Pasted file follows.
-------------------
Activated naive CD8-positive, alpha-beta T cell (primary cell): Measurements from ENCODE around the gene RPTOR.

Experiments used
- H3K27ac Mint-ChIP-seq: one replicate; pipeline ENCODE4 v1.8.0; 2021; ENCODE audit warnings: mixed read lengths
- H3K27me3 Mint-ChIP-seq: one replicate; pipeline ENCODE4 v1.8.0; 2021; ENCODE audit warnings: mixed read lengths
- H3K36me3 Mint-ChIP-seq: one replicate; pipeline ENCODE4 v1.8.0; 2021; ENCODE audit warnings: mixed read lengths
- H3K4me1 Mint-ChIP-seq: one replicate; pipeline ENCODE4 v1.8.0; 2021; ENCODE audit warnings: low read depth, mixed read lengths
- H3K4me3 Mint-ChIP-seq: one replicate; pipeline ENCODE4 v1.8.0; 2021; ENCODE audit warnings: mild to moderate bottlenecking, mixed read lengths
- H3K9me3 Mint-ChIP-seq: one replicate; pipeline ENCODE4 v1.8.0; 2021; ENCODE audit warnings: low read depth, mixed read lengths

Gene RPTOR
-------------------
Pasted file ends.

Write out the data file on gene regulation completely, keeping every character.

Activated naive CD8-positive, alpha-beta T cell (primary cell): Measurements from ENCODE around the gene RPTOR.

Experiments used
- H3K27ac Mint-ChIP-seq: one replicate; pipeline ENCODE4 v1.8.0; 2021; ENCODE audit warnings: mixed read lengths
- H3K27me3 Mint-ChIP-seq: one replicate; pipeline ENCODE4 v1.8.0; 2021; ENCODE audit warnings: mixed read lengths
- H3K36me3 Mint-ChIP-seq: one replicate; pipeline ENCODE4 v1.8.0; 2021; ENCODE audit warnings: mixed read lengths
- H3K4me1 Mint-ChIP-seq: one replicate; pipeline ENCODE4 v1.8.0; 2021; ENCODE audit warnings: low read depth, mixed read lengths
- H3K4me3 Mint-ChIP-seq: one replicate; pipeline ENCODE4 v1.8.0; 2021; ENCODE audit warnings: mild to moderate bottlenecking, mixed read lengths
- H3K9me3 Mint-ChIP-seq: one replicate; pipeline ENCODE4 v1.8.0; 2021; ENCODE audit warnings: low read depth, mixed read lengths

Gene RPTOR